Theological Insights from a Modern Perspective


Do You Follow Jesus, or do you follow what everyone else is doing?

This is an important question, and the answer is the difference between being a Follower and being popular. People like to be popular, to be liked by others, to be part of the “in group”. If you read the New Testament how many stories can you recall where Jesus went along with the crowd so that He would be liked, be one of Herod and Caiaphas’ “in group”?

Do you follow His teachings, or do you try to fit in? It’s important to be liked, to belong to the “right” group at work, in church, at school, but is it more important than doing what is right?

Jesus gave only one commandment during His entire mission; He answered many questions about His Father’s Commandments, but He gave us only one to follow:

Greater love has no man than this: that a man lay down his life for his friends.

If you keep my commandments, you will abide in my love, just as I have kept my Father’s commandments and abide in his love. These things I have spoken to you, that my joy may be in you, and that your joy may be full. “This is my commandment: that you love one another as I have loved you. Greater love has no man than this: that a man lay down his life for his friends.”

John 15:10-13 (RSV)

Just who are we to love? He made that abundantly clear:

  • I say to you, Love your enemies and pray for those who persecute you.
  • You shall love your neighbor as yourself.

Jesus linked these two points in the Parable of the Good Samaritan where He points that out (paraphrased to our times): our neighbor is not necessarily a fellow Christian, but may be that Muslim down the street, the gay person you work with, the Goth who passes you on the street. Jesus’ point in the story of the Good Samaritan isn’t that your neighbor is someone who does something nice for you, but that it’s not necessarily the person that you expect it to be.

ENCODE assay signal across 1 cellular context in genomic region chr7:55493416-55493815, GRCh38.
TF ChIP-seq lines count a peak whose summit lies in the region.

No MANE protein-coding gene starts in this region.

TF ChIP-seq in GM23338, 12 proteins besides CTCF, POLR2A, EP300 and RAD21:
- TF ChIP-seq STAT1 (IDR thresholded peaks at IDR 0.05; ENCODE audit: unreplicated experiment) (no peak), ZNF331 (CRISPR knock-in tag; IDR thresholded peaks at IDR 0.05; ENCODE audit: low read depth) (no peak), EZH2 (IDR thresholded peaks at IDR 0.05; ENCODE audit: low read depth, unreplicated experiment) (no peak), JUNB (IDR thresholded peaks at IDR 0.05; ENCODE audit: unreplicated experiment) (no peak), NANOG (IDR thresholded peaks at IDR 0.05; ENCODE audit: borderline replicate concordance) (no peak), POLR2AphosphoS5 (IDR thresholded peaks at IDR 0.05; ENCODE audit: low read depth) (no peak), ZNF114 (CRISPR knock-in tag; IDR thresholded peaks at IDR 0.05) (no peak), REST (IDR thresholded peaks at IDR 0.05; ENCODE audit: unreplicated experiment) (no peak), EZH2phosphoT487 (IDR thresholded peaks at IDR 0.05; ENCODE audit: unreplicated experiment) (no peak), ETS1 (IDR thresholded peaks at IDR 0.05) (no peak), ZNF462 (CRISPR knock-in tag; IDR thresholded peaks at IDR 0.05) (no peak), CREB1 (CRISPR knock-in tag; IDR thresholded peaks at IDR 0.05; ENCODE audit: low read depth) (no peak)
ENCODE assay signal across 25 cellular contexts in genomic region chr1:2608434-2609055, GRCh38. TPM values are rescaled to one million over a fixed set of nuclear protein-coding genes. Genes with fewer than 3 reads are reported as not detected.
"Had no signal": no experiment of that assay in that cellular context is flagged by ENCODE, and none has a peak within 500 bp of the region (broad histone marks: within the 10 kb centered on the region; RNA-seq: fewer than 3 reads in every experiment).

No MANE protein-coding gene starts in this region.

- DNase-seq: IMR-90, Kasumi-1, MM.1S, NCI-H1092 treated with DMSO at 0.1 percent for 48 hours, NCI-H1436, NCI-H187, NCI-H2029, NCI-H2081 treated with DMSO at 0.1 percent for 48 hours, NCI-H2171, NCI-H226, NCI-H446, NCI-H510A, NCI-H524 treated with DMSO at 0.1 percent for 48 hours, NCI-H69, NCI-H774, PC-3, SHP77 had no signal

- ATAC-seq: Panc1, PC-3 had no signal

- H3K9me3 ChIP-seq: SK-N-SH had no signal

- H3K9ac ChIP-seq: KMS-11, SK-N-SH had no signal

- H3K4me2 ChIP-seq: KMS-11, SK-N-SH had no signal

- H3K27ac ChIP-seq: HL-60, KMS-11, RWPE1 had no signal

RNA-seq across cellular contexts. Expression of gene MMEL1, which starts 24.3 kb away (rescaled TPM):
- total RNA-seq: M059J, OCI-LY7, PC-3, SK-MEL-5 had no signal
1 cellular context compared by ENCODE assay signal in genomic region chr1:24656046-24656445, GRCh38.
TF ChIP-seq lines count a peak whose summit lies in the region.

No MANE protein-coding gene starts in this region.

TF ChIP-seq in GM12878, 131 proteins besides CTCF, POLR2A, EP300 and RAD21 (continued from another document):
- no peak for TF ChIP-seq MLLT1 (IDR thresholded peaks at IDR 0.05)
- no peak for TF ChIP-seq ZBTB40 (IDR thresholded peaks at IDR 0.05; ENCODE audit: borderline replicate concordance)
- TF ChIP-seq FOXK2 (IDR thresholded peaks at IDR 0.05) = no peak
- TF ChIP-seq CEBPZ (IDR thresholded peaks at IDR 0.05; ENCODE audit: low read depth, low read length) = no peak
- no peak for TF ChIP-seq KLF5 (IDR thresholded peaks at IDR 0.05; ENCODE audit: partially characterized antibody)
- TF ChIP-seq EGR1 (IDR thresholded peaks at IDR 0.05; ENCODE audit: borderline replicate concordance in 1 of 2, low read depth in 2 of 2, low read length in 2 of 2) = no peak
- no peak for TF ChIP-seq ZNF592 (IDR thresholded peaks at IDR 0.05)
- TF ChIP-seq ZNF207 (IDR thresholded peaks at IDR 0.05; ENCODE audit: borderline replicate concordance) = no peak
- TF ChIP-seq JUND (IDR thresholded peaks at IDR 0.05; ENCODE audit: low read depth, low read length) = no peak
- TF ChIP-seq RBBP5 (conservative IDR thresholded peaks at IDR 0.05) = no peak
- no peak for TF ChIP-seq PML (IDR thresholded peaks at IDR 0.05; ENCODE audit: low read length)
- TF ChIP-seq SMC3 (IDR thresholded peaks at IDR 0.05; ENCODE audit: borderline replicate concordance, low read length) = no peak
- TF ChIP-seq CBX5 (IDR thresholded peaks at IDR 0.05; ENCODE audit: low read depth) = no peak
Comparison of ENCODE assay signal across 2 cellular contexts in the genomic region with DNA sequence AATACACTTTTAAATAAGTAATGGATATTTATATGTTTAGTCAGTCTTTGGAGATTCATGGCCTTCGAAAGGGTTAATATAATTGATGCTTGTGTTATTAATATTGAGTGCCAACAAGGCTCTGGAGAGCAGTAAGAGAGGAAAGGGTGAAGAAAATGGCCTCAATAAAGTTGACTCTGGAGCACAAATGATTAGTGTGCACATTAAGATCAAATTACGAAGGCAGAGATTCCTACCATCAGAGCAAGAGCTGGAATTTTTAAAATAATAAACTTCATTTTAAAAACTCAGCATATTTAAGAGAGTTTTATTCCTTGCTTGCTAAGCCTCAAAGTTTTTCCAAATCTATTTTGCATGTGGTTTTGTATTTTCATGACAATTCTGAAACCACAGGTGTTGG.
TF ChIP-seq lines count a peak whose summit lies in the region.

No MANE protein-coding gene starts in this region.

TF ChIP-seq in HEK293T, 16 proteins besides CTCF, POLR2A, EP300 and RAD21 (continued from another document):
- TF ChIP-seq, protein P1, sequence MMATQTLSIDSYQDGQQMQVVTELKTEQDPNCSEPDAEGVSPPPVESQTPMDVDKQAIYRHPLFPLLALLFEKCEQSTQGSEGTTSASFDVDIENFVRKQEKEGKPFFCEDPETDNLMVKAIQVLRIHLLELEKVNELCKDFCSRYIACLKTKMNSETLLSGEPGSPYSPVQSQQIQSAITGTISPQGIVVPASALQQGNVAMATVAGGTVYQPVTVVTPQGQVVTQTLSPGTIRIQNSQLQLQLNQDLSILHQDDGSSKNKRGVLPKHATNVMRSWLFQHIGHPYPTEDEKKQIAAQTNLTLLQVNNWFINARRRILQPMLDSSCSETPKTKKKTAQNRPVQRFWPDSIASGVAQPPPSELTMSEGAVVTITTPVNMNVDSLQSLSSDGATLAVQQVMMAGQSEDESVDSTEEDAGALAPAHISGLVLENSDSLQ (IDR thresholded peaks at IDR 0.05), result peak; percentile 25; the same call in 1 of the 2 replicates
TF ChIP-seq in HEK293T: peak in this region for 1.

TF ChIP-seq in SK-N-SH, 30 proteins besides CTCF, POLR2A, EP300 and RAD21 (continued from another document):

Do you hate the Hispanics crossing America’s southern border? Are you angry about the Afghan refugees being brought to America? Remember that everyone here, even those we call Native Americans, came from somewhere else, there are no humans who evolved on this continent. For the most part people came looking for hoping for something better or escaping some type of persecution: religious, racial, ethnic, economic. Sadly, Americans have a very poor history of welcoming strangers to our lands (contrary to the words of Lady Liberty), whether black, Irish, Oriental, or Eastern Europeans, we have not been very Christian towards them. Have you? Are you? Think about it, do you welcome strangers to our shores? If they meet you would they know you are a Christian, not by the cross on your neck, but by the love and fellowship you show them? Or would they just see you as another American.

I leave you with these words from Our Lord and Savior:

“By this all men will know that you are my disciples, if you have love for one another.”

John 13:35 (RSV)

P.S.: I wrote this for/regarding America, but it hold true for whatever country you call home, be it Canada, Serbia, Ethiopia, etc. Would people know you are Christian by how you act towards your neighbors?


Comments on: "DYFJ?" (1)

  1. Amen! May they know us by our love in action.


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